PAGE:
League operations jobs are slightly different from those at the team level. Most sports team operations positions deal with the operations of the facility that the team plays in and/or ticket sales aspects for the team. At the league level operations managers deal with the day to day operations of the league itself, including: fining players for detrimental conduct, hiring and firing umpires, referees and other event officials, and creating and managing league policy.
Those looking to get into operations with the league must have experience in operations with a team. Anyone looking to work for a professional league that is lacking a background from a team or event management company will have a significant uphill climb proving that they are qualified for the position.
Some of the key responsibilities of operations managers at the league level include: policy/rule development and implementation, facility interaction and care in regards to league operations, training and development of staff, minimal work with department finances, scheduling, statistics, eligibility, communications, hiring, delegation of duties and training of department staff, evaluation and reporting on department staff and management of department meetings.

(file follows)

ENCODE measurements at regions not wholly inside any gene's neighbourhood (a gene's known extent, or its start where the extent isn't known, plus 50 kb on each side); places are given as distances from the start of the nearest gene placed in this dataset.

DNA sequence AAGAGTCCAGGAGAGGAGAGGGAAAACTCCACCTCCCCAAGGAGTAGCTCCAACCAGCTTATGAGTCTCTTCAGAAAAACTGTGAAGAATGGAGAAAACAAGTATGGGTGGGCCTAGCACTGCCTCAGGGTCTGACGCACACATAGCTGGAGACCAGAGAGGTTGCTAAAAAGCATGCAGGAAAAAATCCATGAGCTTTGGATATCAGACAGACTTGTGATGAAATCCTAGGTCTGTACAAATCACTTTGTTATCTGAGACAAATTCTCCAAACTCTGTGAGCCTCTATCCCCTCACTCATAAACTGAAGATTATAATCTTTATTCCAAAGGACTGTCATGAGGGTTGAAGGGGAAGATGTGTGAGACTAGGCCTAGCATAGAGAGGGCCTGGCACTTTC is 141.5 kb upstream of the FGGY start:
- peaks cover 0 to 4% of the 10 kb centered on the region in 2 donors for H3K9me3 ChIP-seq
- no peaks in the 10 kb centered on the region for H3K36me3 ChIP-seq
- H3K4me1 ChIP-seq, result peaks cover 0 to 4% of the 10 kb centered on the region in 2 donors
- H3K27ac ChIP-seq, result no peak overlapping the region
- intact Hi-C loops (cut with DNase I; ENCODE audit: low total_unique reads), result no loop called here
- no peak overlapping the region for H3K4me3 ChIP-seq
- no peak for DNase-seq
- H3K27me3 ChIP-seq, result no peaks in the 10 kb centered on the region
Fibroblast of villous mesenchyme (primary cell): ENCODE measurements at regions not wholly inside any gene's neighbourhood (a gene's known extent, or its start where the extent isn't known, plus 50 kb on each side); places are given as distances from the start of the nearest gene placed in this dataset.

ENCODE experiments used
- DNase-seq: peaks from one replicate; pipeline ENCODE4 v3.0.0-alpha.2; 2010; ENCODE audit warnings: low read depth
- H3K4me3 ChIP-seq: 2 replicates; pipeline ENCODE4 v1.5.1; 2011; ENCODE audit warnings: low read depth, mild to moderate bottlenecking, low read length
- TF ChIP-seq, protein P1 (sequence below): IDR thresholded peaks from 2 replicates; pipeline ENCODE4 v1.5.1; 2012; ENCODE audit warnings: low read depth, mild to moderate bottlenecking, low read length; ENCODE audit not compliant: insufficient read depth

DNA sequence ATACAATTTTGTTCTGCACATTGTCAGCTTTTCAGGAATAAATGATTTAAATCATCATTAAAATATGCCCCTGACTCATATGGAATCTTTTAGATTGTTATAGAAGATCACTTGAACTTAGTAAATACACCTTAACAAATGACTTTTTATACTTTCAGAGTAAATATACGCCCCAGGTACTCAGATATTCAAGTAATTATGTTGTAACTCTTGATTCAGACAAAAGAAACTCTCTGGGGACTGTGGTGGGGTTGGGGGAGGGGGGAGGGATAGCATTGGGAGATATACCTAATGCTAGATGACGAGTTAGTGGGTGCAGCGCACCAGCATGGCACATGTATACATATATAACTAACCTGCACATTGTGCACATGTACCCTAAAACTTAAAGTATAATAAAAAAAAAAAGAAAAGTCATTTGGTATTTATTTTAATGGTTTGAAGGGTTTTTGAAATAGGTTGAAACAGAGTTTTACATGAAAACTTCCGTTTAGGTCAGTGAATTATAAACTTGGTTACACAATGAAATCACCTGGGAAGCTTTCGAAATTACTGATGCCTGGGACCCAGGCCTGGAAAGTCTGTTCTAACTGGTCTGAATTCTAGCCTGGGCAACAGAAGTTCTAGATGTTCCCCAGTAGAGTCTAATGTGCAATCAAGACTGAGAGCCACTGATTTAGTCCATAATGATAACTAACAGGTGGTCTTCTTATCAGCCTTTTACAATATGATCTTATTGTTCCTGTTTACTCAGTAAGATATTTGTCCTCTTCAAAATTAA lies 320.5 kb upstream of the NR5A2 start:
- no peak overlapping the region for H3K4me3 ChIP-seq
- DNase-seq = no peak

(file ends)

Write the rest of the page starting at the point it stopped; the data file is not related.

The most important qualifications needed to work as a league operations manager are a four-year degree, a minimum of 5 years facility or operations management with a team or event center, and strong proficiency with Microsoft Office applications. Having a vast knowledge of the sport is imperative as well. Equally qualified candidates can separate themselves with an extensive knowledge of the game and its intricacies.
Compensation at the league level is higher than at the team level in most cases. The main reasons for this are the amount of money leagues are dealing with and the greater level of responsibility. Another key factor is that leagues tend to hire more experienced people that have spent a number of years working at the team level. One other benefit at the league level is that they often pay a portion of relocation costs (something that is rarely if ever done at the team level).
Salary levels vary widely, depending upon the level of managerial responsibility, length of service, education, professional level (minor league versus top professional league), location, and sport.
Major League Baseball: $70,000 – $105,000
National Football League: $85,000 – $100,000
National Basketball Association: $66,000 – $85,000
National Hockey League: $68,000 – $85,000
Please note that positions at the above leagues are all based in New York City, where the cost of living is significantly higher than other U.S. cities.